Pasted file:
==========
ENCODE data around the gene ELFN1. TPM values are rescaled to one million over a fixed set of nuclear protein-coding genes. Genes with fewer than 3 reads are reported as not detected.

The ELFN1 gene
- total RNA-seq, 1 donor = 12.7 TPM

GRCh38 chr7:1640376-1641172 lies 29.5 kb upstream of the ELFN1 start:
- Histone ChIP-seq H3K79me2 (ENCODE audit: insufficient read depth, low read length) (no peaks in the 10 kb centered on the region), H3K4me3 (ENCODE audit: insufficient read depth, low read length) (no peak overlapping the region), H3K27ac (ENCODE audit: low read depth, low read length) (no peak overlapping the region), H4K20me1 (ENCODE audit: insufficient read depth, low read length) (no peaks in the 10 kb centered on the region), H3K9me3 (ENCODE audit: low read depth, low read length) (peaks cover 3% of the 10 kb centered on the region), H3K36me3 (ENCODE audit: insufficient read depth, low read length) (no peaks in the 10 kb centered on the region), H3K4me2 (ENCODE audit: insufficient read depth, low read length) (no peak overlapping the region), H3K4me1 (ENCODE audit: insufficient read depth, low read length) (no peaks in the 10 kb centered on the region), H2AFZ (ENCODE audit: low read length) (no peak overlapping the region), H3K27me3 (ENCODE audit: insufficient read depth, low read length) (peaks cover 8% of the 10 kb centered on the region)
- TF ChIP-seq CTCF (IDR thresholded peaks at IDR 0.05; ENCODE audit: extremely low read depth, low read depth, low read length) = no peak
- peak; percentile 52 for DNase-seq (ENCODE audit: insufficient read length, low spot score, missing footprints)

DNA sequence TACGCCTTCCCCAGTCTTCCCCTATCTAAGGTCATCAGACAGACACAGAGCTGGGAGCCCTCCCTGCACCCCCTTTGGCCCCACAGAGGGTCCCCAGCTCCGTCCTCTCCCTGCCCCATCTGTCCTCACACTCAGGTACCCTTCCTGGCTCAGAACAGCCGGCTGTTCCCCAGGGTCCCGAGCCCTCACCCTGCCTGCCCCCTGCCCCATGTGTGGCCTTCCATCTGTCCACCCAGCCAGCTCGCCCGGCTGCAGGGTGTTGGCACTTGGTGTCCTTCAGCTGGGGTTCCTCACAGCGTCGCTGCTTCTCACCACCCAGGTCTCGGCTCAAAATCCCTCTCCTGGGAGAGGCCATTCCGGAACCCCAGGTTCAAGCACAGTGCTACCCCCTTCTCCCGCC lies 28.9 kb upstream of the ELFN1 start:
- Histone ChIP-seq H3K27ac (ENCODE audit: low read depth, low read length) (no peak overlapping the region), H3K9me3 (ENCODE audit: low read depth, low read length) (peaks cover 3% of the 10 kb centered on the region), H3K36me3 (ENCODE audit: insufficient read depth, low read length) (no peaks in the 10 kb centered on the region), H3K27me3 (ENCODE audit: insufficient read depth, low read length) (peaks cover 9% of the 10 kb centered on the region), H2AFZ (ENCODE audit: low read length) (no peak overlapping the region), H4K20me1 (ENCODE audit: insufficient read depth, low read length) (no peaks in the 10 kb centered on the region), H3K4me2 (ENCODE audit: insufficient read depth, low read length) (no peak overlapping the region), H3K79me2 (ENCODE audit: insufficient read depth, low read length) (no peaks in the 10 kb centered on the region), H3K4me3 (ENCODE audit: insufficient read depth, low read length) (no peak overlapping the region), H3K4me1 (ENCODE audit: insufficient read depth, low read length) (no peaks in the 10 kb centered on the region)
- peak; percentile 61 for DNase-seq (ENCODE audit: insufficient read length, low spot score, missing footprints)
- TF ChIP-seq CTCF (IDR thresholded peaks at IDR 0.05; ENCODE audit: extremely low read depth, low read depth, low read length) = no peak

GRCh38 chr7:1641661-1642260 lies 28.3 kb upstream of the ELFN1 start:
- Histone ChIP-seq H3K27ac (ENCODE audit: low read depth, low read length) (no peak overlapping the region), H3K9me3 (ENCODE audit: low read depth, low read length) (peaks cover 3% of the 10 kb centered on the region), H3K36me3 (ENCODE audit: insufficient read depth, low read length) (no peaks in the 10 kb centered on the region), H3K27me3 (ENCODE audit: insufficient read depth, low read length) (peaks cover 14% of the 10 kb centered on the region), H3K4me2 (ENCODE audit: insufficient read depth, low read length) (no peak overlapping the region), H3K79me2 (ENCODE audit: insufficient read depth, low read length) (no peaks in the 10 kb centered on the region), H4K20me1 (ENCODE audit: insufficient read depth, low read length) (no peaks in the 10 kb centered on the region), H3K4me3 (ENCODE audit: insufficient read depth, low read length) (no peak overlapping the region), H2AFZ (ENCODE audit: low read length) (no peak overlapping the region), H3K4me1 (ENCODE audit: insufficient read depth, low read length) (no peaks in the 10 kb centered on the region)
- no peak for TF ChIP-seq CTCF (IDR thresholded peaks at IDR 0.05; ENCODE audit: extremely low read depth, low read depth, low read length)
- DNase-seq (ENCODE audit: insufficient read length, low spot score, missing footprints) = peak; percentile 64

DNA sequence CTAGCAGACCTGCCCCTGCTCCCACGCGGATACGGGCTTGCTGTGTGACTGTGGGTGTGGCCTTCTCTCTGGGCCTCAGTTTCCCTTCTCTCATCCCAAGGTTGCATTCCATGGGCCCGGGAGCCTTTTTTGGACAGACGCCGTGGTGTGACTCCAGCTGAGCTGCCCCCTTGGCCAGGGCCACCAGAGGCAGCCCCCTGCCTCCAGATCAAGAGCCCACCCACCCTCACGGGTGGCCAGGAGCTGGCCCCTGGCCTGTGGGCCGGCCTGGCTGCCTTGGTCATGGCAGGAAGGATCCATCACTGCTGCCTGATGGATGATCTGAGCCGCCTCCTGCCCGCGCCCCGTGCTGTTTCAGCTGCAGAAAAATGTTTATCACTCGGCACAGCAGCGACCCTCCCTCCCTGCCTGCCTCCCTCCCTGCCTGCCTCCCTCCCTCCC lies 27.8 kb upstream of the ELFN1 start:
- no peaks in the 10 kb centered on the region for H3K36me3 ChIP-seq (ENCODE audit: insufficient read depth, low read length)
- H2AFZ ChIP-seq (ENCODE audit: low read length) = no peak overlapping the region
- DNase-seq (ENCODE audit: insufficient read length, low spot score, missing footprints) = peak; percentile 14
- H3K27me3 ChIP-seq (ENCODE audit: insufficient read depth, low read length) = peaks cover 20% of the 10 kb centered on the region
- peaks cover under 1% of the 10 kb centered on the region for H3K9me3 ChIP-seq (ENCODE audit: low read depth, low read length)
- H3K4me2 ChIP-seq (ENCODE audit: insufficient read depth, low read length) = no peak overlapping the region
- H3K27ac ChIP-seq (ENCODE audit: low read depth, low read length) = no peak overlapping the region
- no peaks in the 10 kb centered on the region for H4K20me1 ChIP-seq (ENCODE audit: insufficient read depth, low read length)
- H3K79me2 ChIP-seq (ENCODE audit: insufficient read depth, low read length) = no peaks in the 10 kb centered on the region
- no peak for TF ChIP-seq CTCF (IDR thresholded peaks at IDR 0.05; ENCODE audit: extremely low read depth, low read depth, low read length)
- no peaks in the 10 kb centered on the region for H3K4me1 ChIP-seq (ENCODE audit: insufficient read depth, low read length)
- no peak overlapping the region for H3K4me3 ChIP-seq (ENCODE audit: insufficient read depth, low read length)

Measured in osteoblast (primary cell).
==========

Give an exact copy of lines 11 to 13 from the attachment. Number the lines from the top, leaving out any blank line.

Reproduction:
- TF ChIP-seq CTCF (IDR thresholded peaks at IDR 0.05; ENCODE audit: extremely low read depth, low read depth, low read length) = no peak

GRCh38 chr7:1641661-1642260 lies 28.3 kb upstream of the ELFN1 start:
- Histone ChIP-seq H3K27ac (ENCODE audit: low read depth, low read length) (no peak overlapping the region), H3K9me3 (ENCODE audit: low read depth, low read length) (peaks cover 3% of the 10 kb centered on the region), H3K36me3 (ENCODE audit: insufficient read depth, low read length) (no peaks in the 10 kb centered on the region), H3K27me3 (ENCODE audit: insufficient read depth, low read length) (peaks cover 14% of the 10 kb centered on the region), H3K4me2 (ENCODE audit: insufficient read depth, low read length) (no peak overlapping the region), H3K79me2 (ENCODE audit: insufficient read depth, low read length) (no peaks in the 10 kb centered on the region), H4K20me1 (ENCODE audit: insufficient read depth, low read length) (no peaks in the 10 kb centered on the region), H3K4me3 (ENCODE audit: insufficient read depth, low read length) (no peak overlapping the region), H2AFZ (ENCODE audit: low read length) (no peak overlapping the region), H3K4me1 (ENCODE audit: insufficient read depth, low read length) (no peaks in the 10 kb centered on the region)